Though the cruel bull-baiting practices for which the ancestors of bulldogs were used have long passed, the enthusiasm for the modern bulldog as a friendly companion animal is as fervent and robust as ever. Ranked the 4th most registered dog in the AKC, it’s no secret to most that the bulldog has established itself as one of America’s favorite canines. Through selective breeding practices, the previously fierce and aggressive bulldog of old has given way to a gentle, even tempered, yet strong willed breed with copious amounts of character; in both temperament and physical attributes. Unfortunately, like other purebred dogs, during the course of breed development, some inherited genetic diseases have come to light that can make life difficult for bulldogs and those that love them. Luckily, through the use of genetic testing technologies and selective breeding, some of these inherited diseases can be completely eliminated (or greatly reduced in frequency) from blood lines. One example of an inherited disease that can now be prevented in the bulldog is an inherited form of urinary stones known as hyperuricosuria (HUU), caused by a genetic mutation in the SLC2A9 gene.
Clinical Signs of HUU
Dogs affected with HUU lack a protein which plays an important role in the kidney’s function to reabsorb excessive uric acid (a waste product of protein metabolism) from the urine. As a result, uric acid concentrations in the urine are greatly increased from normal in affected dogs. Increased uric acid concentrations in the urine predispose dogs to the development of urate (uric acid salt) crystals or stones in the urinary tract. Though it is most common for urate stones to form in the bladder, some dogs will also develop stones in the kidneys where they can cause chronic damage. Clinical signs of urinary stones (if present) are generally similar regardless of the mineral type and are often confused with signs of urinary tract infections; frequent urination of small volumes, straining to urinate, and blood in the urine. In some circumstances urinary tract infections may also be present, thus increasing the severity of these signs. Rare cases of stones becoming lodged in the ureters of dogs resulting in renal failure have also been reported.
The most urgent complication of urinary stones are urinary obstructions where stones become lodged in the urethra, thus blocking urine flow out of the body. The inability to urinate results in a potentially lethal buildup of waste products in the blood, including the mineral potassium, which is responsible for cardiac arrest at severely elevated blood levels. Dogs with a urinary obstruction will show a variety of clinical signs including distress, anorexia, lethargy, vomiting, abdominal pain, and straining to urinate. Male dogs are at increased risk of urinary obstruction due to their longer and narrower urethra. However, female dogs with urinary obstructions have also been reported. In either case, an inability to urinate should always be considered an emergency requiring immediate veterinary intervention to prevent death.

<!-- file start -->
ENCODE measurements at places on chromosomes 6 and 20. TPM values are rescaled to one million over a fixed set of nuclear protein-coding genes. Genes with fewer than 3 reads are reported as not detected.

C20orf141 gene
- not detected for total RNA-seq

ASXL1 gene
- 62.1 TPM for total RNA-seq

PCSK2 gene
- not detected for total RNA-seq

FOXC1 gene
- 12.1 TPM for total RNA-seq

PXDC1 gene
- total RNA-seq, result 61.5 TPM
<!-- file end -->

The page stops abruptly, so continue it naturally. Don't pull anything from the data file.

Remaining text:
Interestingly, not all dogs that have elevated levels of uric acid in their urine will form stones. However, the factors providing a protective effect against stone formation are unknown. Feeding of specially formulated, low-protein prescription diets can help decrease uric acid concentrations in the urine. However, there is no cure for hyperuricosuria and some dogs will still develop stones despite a modified diet. Therefore, the best medicine is to prevent hyperuricosuria before it ever happens by performing genetic testing on breeding dogs and using informed selective breeding to select compatible mates.
How is HUU Inherited?
HUU is inherited in a recessive fashion meaning that dogs must inherit two copies of the SLC2A9 gene mutation (one from each parent) in order to develop the disease. Dogs inheriting a single copy from one of their parents are considered carriers of HUU and will not develop disease themselves. However, carriers can have affected puppies if bred with another carrier of the same mutation. In order to avoid producing affected puppies, carriers should only be bred with dogs that have not inherited the SLC2A9 mutation. As with all inherited diseases, it is not recommended to breed affected dogs. Keep in mind that there are other types of inherited urinary stones caused by undiscovered mutations. Therefore, ruling out hyperuricosuria associated with the SLC2A9 mutation does not rule out ALL causes of urinary stones in the bulldog.
Contact Paw Print Genetics
Paw Print Genetics offers testing for HUU as well as 2 other inherited diseases reported to affect bulldogs. HUU caused by the SLC2A9 mutation is known to affect over a dozen breeds of dog. If you have questions about HUU in your blood line or have general questions about canine genetics, please contact us at AskUs@pawprintgenetics.com or call our knowledgeable staff at 509-483-5950.